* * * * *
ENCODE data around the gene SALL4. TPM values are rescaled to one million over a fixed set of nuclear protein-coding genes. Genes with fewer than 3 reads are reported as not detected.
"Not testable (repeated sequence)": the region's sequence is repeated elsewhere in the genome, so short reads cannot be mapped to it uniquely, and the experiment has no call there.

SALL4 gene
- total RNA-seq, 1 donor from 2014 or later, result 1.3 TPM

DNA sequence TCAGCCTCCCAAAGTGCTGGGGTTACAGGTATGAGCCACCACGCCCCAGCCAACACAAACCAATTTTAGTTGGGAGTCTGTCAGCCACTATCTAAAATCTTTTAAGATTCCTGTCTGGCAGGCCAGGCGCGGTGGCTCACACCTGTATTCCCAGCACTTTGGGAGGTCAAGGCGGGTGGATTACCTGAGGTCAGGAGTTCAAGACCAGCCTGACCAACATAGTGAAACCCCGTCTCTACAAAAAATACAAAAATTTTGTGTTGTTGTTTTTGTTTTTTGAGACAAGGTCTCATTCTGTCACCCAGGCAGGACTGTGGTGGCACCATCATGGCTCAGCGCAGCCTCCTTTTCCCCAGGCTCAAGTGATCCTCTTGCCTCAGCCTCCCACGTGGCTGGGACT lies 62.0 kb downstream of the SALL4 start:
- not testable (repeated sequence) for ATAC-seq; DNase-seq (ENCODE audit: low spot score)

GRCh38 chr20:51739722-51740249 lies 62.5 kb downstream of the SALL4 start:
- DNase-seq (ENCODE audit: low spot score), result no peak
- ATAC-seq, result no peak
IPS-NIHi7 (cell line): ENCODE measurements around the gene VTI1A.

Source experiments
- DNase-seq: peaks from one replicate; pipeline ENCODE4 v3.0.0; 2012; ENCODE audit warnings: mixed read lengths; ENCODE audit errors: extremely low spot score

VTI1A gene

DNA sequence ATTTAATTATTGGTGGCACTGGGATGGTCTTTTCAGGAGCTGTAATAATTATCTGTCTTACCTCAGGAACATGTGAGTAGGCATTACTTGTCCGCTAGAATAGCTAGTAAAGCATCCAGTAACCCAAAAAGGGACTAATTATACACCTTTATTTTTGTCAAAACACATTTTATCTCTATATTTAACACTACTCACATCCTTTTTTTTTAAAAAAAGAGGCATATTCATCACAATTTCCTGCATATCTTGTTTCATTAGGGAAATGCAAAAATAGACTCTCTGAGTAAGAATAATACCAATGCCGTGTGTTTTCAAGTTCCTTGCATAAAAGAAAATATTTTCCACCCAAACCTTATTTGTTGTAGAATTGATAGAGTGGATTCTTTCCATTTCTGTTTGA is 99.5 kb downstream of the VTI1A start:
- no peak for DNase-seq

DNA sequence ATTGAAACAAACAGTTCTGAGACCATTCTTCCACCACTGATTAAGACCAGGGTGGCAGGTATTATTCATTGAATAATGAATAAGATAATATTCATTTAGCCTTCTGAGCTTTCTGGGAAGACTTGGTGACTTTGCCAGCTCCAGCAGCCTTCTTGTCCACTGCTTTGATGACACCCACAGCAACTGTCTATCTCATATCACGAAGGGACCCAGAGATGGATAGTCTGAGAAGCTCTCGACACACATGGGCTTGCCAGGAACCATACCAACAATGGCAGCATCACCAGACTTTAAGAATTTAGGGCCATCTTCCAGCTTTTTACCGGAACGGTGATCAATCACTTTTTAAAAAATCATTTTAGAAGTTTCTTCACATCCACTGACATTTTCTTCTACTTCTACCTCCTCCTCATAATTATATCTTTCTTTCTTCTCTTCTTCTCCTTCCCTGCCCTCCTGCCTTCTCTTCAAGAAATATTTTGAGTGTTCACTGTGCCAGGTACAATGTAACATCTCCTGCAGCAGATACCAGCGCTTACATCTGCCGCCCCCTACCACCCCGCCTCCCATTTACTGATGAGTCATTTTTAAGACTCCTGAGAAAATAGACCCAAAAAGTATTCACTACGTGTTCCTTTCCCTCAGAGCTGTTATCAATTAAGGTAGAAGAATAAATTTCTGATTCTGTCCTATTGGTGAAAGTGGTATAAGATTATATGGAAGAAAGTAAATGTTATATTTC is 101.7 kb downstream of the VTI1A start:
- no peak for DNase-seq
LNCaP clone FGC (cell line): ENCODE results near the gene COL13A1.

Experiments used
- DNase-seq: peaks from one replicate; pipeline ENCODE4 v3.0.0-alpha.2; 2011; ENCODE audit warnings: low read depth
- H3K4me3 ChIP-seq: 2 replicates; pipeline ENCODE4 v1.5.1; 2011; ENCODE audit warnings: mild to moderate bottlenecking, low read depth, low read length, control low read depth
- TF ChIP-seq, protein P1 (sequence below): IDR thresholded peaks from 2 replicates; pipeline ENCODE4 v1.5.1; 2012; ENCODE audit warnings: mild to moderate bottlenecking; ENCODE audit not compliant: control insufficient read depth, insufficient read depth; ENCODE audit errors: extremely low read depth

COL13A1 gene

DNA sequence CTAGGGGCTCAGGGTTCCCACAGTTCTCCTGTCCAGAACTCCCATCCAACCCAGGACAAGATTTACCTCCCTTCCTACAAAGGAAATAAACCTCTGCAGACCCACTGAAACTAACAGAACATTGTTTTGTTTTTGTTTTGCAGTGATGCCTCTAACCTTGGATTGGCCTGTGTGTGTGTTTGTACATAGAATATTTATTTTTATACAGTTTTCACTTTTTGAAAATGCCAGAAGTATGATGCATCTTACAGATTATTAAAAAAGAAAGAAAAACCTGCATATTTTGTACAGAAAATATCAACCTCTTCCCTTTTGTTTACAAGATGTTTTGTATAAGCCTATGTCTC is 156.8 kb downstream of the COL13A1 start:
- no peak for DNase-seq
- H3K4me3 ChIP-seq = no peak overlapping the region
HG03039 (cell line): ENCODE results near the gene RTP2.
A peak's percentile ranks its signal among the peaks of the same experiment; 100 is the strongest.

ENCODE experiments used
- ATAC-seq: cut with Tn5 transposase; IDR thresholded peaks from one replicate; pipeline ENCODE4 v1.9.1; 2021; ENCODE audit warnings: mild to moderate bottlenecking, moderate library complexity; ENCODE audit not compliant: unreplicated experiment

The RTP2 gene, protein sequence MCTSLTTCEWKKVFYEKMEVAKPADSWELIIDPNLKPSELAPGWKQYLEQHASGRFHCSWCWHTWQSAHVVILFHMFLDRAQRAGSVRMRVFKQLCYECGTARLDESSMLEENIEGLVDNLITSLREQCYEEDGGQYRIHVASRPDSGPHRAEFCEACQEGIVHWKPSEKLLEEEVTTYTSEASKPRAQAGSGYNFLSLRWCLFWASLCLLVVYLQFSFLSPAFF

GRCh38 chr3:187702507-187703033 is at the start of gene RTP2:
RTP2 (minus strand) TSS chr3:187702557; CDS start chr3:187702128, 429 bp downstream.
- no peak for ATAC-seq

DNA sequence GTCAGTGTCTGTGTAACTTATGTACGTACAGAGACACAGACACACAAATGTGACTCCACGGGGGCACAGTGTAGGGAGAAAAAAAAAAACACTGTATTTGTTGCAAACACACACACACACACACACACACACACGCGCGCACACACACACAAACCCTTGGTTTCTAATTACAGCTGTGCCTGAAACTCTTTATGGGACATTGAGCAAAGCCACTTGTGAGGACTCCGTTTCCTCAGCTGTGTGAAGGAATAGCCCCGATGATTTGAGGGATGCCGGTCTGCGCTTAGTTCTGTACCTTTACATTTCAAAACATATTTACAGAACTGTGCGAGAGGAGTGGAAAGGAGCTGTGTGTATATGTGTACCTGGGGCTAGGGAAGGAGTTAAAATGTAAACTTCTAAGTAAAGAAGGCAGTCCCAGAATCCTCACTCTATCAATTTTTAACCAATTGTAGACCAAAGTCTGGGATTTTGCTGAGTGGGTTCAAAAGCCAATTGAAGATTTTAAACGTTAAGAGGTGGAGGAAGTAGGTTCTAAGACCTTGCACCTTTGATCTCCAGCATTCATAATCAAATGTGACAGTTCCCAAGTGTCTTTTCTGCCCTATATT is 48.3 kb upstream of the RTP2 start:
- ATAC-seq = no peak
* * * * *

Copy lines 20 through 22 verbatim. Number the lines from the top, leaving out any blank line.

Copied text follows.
- DNase-seq: peaks from one replicate; pipeline ENCODE4 v3.0.0-alpha.2; 2011; ENCODE audit warnings: low read depth
- H3K4me3 ChIP-seq: 2 replicates; pipeline ENCODE4 v1.5.1; 2011; ENCODE audit warnings: mild to moderate bottlenecking, low read depth, low read length, control low read depth
- TF ChIP-seq, protein P1 (sequence below): IDR thresholded peaks from 2 replicates; pipeline ENCODE4 v1.5.1; 2012; ENCODE audit warnings: mild to moderate bottlenecking; ENCODE audit not compliant: control insufficient read depth, insufficient read depth; ENCODE audit errors: extremely low read depth